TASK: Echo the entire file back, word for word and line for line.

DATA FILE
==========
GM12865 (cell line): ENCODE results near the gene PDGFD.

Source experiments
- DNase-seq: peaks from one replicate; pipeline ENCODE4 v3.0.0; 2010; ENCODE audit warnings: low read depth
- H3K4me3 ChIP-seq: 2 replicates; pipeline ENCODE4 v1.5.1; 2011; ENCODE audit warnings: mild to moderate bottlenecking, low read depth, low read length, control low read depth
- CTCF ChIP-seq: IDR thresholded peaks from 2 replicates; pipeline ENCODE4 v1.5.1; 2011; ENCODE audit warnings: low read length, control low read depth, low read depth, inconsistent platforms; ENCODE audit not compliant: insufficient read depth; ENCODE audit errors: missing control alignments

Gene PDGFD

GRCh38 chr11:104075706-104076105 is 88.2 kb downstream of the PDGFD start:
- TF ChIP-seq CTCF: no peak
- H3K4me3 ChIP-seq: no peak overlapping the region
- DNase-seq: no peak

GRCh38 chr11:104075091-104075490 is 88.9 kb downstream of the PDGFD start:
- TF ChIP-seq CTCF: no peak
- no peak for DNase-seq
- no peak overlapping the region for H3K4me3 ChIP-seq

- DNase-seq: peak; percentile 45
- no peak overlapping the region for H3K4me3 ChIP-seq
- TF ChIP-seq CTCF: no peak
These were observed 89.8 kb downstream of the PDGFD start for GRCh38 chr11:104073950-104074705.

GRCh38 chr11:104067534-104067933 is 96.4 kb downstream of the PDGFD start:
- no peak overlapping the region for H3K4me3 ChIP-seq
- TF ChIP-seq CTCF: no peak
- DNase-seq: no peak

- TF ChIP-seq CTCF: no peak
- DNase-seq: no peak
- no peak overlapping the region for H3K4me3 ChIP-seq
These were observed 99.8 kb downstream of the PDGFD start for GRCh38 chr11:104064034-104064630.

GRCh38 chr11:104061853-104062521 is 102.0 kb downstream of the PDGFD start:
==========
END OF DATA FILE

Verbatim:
GM12865 (cell line): ENCODE results near the gene PDGFD.

Source experiments
- DNase-seq: peaks from one replicate; pipeline ENCODE4 v3.0.0; 2010; ENCODE audit warnings: low read depth
- H3K4me3 ChIP-seq: 2 replicates; pipeline ENCODE4 v1.5.1; 2011; ENCODE audit warnings: mild to moderate bottlenecking, low read depth, low read length, control low read depth
- CTCF ChIP-seq: IDR thresholded peaks from 2 replicates; pipeline ENCODE4 v1.5.1; 2011; ENCODE audit warnings: low read length, control low read depth, low read depth, inconsistent platforms; ENCODE audit not compliant: insufficient read depth; ENCODE audit errors: missing control alignments

Gene PDGFD

GRCh38 chr11:104075706-104076105 is 88.2 kb downstream of the PDGFD start:
- TF ChIP-seq CTCF: no peak
- H3K4me3 ChIP-seq: no peak overlapping the region
- DNase-seq: no peak

GRCh38 chr11:104075091-104075490 is 88.9 kb downstream of the PDGFD start:
- TF ChIP-seq CTCF: no peak
- no peak for DNase-seq
- no peak overlapping the region for H3K4me3 ChIP-seq

- DNase-seq: peak; percentile 45
- no peak overlapping the region for H3K4me3 ChIP-seq
- TF ChIP-seq CTCF: no peak
These were observed 89.8 kb downstream of the PDGFD start for GRCh38 chr11:104073950-104074705.

GRCh38 chr11:104067534-104067933 is 96.4 kb downstream of the PDGFD start:
- no peak overlapping the region for H3K4me3 ChIP-seq
- TF ChIP-seq CTCF: no peak
- DNase-seq: no peak

- TF ChIP-seq CTCF: no peak
- DNase-seq: no peak
- no peak overlapping the region for H3K4me3 ChIP-seq
These were observed 99.8 kb downstream of the PDGFD start for GRCh38 chr11:104064034-104064630.

GRCh38 chr11:104061853-104062521 is 102.0 kb downstream of the PDGFD start: